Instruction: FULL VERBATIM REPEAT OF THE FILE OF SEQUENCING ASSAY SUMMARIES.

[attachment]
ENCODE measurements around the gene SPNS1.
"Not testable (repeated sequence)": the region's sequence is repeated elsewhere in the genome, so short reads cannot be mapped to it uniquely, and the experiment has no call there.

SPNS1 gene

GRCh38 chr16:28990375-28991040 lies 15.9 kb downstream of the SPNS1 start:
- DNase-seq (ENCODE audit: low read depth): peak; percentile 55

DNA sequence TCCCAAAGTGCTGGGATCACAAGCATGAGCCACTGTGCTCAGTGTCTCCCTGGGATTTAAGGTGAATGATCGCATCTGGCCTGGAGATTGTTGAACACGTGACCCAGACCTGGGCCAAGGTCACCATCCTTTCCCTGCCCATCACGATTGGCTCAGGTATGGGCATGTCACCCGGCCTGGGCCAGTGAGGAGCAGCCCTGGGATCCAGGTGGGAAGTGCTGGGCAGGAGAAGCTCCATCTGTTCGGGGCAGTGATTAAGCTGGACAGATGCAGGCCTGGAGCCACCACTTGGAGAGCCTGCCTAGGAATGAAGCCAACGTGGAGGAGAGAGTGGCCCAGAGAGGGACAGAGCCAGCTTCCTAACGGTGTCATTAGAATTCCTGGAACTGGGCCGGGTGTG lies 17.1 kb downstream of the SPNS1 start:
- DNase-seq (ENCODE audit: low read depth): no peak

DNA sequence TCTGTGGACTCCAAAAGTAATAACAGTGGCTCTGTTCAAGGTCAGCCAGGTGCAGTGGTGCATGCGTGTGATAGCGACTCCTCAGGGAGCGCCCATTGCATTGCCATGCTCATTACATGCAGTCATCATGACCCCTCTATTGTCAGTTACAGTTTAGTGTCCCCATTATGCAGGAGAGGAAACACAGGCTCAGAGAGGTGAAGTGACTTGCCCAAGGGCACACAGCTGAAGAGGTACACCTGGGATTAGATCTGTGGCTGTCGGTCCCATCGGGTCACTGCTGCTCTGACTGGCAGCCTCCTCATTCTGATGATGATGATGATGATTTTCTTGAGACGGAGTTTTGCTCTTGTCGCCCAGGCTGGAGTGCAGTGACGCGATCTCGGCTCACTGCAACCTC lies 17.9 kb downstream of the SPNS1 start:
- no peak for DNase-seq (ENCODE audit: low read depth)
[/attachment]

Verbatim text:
ENCODE measurements around the gene SPNS1.
"Not testable (repeated sequence)": the region's sequence is repeated elsewhere in the genome, so short reads cannot be mapped to it uniquely, and the experiment has no call there.

SPNS1 gene

GRCh38 chr16:28990375-28991040 lies 15.9 kb downstream of the SPNS1 start:
- DNase-seq (ENCODE audit: low read depth): peak; percentile 55

DNA sequence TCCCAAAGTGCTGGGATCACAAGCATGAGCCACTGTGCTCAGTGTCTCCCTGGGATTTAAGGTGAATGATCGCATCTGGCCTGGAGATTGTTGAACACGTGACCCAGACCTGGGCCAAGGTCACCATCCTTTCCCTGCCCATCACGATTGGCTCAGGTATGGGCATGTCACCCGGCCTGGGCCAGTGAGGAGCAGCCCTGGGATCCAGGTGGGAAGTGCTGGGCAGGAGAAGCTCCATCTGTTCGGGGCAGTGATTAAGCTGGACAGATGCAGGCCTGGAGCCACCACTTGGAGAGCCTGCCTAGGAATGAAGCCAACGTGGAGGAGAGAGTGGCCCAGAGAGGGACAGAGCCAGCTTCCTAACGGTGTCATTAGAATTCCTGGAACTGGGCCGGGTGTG lies 17.1 kb downstream of the SPNS1 start:
- DNase-seq (ENCODE audit: low read depth): no peak

DNA sequence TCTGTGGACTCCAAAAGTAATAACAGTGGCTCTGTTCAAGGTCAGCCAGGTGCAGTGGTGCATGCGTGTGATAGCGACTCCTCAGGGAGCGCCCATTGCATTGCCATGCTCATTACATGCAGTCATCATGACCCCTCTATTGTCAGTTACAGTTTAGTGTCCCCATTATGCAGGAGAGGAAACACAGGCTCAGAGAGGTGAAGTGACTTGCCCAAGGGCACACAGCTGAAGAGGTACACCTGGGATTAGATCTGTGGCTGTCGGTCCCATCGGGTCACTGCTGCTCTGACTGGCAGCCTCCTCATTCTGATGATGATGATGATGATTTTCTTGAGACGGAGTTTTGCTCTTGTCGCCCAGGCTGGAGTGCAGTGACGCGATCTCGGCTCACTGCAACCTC lies 17.9 kb downstream of the SPNS1 start:
- no peak for DNase-seq (ENCODE audit: low read depth)